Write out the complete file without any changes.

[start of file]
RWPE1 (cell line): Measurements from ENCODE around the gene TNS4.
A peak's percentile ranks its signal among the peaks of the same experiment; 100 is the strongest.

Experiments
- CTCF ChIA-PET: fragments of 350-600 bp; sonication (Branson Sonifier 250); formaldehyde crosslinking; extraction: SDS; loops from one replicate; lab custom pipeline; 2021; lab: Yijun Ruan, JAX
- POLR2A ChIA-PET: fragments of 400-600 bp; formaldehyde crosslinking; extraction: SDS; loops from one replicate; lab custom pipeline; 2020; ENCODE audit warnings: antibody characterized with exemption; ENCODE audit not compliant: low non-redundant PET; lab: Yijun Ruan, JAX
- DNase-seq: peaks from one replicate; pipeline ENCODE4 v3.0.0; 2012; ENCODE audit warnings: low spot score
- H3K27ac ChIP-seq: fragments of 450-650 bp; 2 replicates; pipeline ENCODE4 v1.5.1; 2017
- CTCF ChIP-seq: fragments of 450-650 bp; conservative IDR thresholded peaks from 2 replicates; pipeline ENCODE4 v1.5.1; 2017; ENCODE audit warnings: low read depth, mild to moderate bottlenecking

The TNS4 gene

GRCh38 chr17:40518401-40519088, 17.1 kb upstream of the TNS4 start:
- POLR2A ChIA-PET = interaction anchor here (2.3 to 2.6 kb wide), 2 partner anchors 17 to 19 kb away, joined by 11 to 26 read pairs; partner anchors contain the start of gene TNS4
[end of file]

RWPE1 (cell line): Measurements from ENCODE around the gene TNS4.
A peak's percentile ranks its signal among the peaks of the same experiment; 100 is the strongest.

Experiments
- CTCF ChIA-PET: fragments of 350-600 bp; sonication (Branson Sonifier 250); formaldehyde crosslinking; extraction: SDS; loops from one replicate; lab custom pipeline; 2021; lab: Yijun Ruan, JAX
- POLR2A ChIA-PET: fragments of 400-600 bp; formaldehyde crosslinking; extraction: SDS; loops from one replicate; lab custom pipeline; 2020; ENCODE audit warnings: antibody characterized with exemption; ENCODE audit not compliant: low non-redundant PET; lab: Yijun Ruan, JAX
- DNase-seq: peaks from one replicate; pipeline ENCODE4 v3.0.0; 2012; ENCODE audit warnings: low spot score
- H3K27ac ChIP-seq: fragments of 450-650 bp; 2 replicates; pipeline ENCODE4 v1.5.1; 2017
- CTCF ChIP-seq: fragments of 450-650 bp; conservative IDR thresholded peaks from 2 replicates; pipeline ENCODE4 v1.5.1; 2017; ENCODE audit warnings: low read depth, mild to moderate bottlenecking

The TNS4 gene

GRCh38 chr17:40518401-40519088, 17.1 kb upstream of the TNS4 start:
- POLR2A ChIA-PET = interaction anchor here (2.3 to 2.6 kb wide), 2 partner anchors 17 to 19 kb away, joined by 11 to 26 read pairs; partner anchors contain the start of gene TNS4